Selected Topics: magnetic tunnel junction, mrams, SPICE, spin electronics, spin memory

A Methodology for SPICE-compatible Modeling of nanoMOSFETs

Taught by Alba Graciela Avila,and David Espejo
Selected Topics: SPICE-compatible model, high-k, quantum-mechanical effects, Channel Length Modulation (CLM), threshold voltage variation, velocity saturation, MOSFET

The Berkeley Model Development Environment- A MATLAB-based Platform for Modeling and Analyzing Nanoscale Devices and Circuits

Taught by Tianshi Wang, Jaijeet Roychowdhury
Selected Topics: Berkeley Model Development Environment (MDE), MATLAB, analyzing, simulating, testing and debugging fully-general electronic devices and components.


Compact Models

Universal TFET model

Jan 23, 2015 | Contributor(s): Hao Lu, Trond Ytterdal, Alan Seabaugh | doi:10.4231/D3901ZG9H

A universal TFET compact model implemented in verilog-A

mCell Model

Jan 19, 2015 | Contributor(s): David M. Bromberg, Daniel H. Morris | doi:10.4231/D3CR5ND3Q

This model is a hybrid physics/empirical compact model that describes digital switching behavior of an mCell logic devices, where a write current moves a domain wall to switch the resistance of a magnetic tunnel junction between stable states.


Nov 21, 2014 | Contributor(s): Colin McAndrew | doi:10.4231/D3QB9V64G

Compact model for polysilicon (poly) resistors, 3-terminal JFETs, and diffused resistors.

FET pH Sensor Model

Nov 03, 2014 | Contributor(s): Piyush Dak, Muhammad A. Alam | doi:10.4231/D30000150

The FET pH sensor model is a surface potential compact model for FET based pH sensors that accurately describes the physics of electrolyte and surface charges that respond to pH.

Spin Switch Model

Oct 23, 2014 | Contributor(s): Samiran Ganguly, Kerem Yunus Camsari, Supriyo Datta | doi:10.4231/D3C824F8D

We present a circuit/compact model for the Spin Switch created using a Verilog-A based library of "spintronic lego blocks" building upon previous works on spin transport.

MVS Nanotransistor Model (Silicon)

Oct 23, 2014 | Contributor(s): Shaloo Rakheja, Dimitri Antoniadis | doi:10.4231/D3H12V82S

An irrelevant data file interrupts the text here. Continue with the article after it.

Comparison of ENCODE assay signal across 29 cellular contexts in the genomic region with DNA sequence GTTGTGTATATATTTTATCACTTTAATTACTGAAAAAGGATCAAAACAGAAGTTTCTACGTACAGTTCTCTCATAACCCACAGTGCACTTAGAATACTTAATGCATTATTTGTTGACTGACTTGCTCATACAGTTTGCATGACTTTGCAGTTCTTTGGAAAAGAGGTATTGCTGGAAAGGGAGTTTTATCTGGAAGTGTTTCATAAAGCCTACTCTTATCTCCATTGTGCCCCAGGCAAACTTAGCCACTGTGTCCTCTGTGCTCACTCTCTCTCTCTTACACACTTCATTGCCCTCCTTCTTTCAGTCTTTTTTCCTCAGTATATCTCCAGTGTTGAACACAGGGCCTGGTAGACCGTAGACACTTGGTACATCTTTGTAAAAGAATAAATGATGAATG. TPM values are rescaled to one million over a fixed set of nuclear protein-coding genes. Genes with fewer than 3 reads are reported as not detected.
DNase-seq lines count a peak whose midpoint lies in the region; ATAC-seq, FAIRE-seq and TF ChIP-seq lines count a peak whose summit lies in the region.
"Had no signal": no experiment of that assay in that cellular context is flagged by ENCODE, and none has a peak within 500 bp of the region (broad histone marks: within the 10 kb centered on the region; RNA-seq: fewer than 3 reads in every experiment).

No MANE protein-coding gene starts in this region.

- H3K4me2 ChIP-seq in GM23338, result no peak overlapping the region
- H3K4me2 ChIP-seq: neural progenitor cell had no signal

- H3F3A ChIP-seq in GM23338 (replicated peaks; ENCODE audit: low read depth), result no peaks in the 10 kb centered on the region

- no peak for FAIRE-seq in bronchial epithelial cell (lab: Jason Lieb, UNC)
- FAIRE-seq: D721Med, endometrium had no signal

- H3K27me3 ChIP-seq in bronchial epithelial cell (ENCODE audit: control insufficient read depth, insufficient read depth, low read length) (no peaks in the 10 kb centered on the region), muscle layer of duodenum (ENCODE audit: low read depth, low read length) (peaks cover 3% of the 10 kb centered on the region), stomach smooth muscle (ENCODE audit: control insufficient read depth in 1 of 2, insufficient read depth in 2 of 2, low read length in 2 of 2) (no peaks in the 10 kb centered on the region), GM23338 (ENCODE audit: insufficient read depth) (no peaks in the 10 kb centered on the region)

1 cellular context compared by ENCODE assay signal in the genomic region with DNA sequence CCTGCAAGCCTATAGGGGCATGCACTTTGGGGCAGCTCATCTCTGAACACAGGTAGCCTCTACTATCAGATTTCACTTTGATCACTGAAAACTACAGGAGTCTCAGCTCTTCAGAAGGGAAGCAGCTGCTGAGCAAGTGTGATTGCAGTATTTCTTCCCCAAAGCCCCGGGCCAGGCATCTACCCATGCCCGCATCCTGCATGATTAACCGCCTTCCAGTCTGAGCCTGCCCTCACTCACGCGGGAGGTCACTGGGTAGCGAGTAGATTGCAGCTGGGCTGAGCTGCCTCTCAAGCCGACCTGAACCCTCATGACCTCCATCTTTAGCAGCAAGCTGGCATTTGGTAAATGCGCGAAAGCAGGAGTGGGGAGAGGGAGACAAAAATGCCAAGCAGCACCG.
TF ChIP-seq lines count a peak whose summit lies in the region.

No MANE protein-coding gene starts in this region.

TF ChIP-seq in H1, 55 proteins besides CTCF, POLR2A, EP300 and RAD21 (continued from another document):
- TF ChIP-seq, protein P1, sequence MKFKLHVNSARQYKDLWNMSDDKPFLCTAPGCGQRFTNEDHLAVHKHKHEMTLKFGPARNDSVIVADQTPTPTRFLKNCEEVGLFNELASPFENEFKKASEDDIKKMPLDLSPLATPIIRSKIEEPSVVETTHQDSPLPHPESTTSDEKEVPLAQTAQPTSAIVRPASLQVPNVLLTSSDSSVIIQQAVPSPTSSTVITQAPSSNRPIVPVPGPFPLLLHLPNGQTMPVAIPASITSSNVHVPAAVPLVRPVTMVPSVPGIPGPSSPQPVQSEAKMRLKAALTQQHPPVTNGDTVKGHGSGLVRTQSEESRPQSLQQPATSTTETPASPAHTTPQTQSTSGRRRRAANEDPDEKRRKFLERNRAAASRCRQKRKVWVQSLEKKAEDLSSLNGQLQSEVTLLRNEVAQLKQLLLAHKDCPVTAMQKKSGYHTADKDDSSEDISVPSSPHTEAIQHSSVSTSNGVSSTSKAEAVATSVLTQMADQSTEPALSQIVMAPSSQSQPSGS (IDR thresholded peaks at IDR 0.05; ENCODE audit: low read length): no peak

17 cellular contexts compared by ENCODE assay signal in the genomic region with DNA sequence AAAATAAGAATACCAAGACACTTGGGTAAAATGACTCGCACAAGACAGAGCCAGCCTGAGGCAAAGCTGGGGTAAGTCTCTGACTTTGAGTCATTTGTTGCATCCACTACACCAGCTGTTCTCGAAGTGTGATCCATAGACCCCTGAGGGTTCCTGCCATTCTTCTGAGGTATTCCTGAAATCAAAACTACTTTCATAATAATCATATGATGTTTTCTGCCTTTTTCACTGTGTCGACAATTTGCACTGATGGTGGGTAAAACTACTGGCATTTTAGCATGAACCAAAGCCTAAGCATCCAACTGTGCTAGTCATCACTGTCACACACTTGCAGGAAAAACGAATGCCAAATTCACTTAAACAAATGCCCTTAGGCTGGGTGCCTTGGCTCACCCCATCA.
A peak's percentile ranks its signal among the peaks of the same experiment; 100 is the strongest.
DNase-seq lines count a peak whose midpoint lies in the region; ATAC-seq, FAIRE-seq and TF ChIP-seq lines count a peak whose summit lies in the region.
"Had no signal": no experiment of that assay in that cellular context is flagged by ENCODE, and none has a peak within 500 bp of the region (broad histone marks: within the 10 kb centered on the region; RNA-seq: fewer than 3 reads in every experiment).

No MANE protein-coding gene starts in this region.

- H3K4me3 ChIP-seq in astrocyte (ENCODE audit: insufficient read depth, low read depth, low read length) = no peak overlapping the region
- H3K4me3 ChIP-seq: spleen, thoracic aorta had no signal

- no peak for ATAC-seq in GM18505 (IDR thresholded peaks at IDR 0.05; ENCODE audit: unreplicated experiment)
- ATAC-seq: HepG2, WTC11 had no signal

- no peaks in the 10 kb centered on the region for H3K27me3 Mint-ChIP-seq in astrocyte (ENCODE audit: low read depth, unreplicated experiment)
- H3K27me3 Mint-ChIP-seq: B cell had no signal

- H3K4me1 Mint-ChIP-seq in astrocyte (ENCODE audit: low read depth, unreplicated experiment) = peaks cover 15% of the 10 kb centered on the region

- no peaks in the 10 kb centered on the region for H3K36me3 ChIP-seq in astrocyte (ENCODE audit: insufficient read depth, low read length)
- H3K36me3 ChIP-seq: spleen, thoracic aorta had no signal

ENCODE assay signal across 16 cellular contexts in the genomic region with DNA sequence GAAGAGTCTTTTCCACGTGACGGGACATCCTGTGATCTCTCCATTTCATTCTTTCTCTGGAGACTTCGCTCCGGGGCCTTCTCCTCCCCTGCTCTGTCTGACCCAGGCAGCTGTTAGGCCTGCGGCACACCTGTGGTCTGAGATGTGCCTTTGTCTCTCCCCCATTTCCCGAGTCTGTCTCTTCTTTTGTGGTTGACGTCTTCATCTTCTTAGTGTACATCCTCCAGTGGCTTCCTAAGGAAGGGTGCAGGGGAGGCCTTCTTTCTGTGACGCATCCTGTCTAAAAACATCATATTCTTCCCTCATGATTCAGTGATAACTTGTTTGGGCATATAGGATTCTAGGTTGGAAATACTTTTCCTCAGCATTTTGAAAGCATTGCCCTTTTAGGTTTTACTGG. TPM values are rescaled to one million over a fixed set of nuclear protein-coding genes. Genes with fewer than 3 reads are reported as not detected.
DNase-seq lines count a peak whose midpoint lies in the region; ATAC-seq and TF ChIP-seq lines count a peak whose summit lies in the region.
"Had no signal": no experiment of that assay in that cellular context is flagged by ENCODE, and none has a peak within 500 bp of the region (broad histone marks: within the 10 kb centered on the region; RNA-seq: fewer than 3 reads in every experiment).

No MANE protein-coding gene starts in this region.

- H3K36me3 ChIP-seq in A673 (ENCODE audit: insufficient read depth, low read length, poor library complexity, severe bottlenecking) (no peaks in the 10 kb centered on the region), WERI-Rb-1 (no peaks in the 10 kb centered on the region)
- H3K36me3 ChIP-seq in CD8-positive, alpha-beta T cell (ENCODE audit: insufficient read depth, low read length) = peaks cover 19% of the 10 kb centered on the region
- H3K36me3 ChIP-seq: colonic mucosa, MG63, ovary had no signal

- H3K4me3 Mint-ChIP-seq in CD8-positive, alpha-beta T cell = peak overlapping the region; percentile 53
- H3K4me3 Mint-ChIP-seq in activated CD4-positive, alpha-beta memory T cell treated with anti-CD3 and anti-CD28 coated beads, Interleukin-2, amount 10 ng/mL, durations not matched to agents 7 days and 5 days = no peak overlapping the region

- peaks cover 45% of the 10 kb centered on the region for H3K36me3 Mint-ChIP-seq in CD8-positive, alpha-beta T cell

The MIT Virtual Source (MVS) model is a semi-empirical compact model for nanoscale transistors that accurately describes the physics of quasi-ballistic transistors with only a few physical parameters.

Stanford University Resistive-Switching Random Access Memory (RRAM) Verilog-A Model

Oct 23, 2014 | Contributor(s): Zizhen Jiang, H.-S. Philip Wong | doi:10.4231/D37H1DN48

The Stanford University RRAM Model is a SPICE-compatible compact model which describes switching performance for bipolar metal oxide RRAM.

Purdue Nanoelectronics Research Laboratory Magnetic Tunnel Junction Model

Oct 23, 2014 | Contributor(s): Xuanyao Fong, Sri Harsha Choday, Panagopoulos Georgios, Charles Augustine, Kaushik Roy | doi:10.4231/D33R0PV04

This is the Verilog-A model of the magnetic tunnel junction developed by the Nanoelectronics Research Laboratory at Purdue University.

TAG Solar Cell Model (p-i-n thin film)

Oct 23, 2014 | Contributor(s): Sourabh Dongaonkar, Xingshu Sun, Mark Lundstrom, Muhammad A. Alam | doi:10.4231/D3V97ZS4G

The TAG solar cell model is a physics-based compact model for p-i-n thin film solar cells that can be used for panel level simulations.

Stanford 2D Semiconductor (S2DS) Transistor Model

Oct 22, 2014 | Contributor(s): Saurabh Vinayak Suryavanshi, Eric Pop | doi:10.4231/D3QJ78004

The Stanford 2D Semiconductor (S2DS) model is a physics-based, compact model for field-effect transistors (FETs) based on two-dimensional (2D) semiconductors such as MoS2.

Released Resonant Body Transistor (RBT) Model

Oct 22, 2014 | Contributor(s): Bichoy W. Bahr, Dana Weinstein, Luca Daniel | doi:10.4231/D3KS6J55W

An RBT is a micro-electromechanical (MEM) resonator with a transistor (FET) incorporated into the resonator structure to sense the mechanical vibrations. The model is aimed to present a deep insight into the physics of the RBT.

MIT Virtual Source GaNFET-RF ( MVSG-RF) Model

Oct 22, 2014 | Contributor(s): Ujwal Radhakrishna, Dimitri Antoniadis | doi:10.4231/D3G15TC12

The MVS-G-RF GaN HEMT model is a self-consistent transport/capacitance model for scaled GaN HEMT devices used in RF applications.

III-V Tunnel FET Model

Oct 22, 2014 | Contributor(s): Huichu Liu, Vinay Saripalli, Vijaykrishnan Narayanan, Suman Datta | doi:10.4231/D36H4CR3J

The III-V Tunnel FET Model is a look-up table based model, where the device current and capacitance characteristics are obtained from calibrated TCAD Sentaurus simulation.

Ambipolar Virtual Source Compact Model for Graphene FETs

Oct 22, 2014 | Contributor(s): Shaloo Rakheja, Dimitri Antoniadis | doi:10.4231/D3MS3K273

This is a compact physics-based ambipolar-virtual-source (AVS) model that describes carrier transport in both unipolar and ambipolar regimes in quasi-ballistic graphene field-effect transistors (GFETs)., a resource for nanoscience and nanotechnology, is supported by the National Science Foundation and other funding agencies. Any opinions, findings, and conclusions or recommendations expressed in this material are those of the author(s) and do not necessarily reflect the views of the National Science Foundation.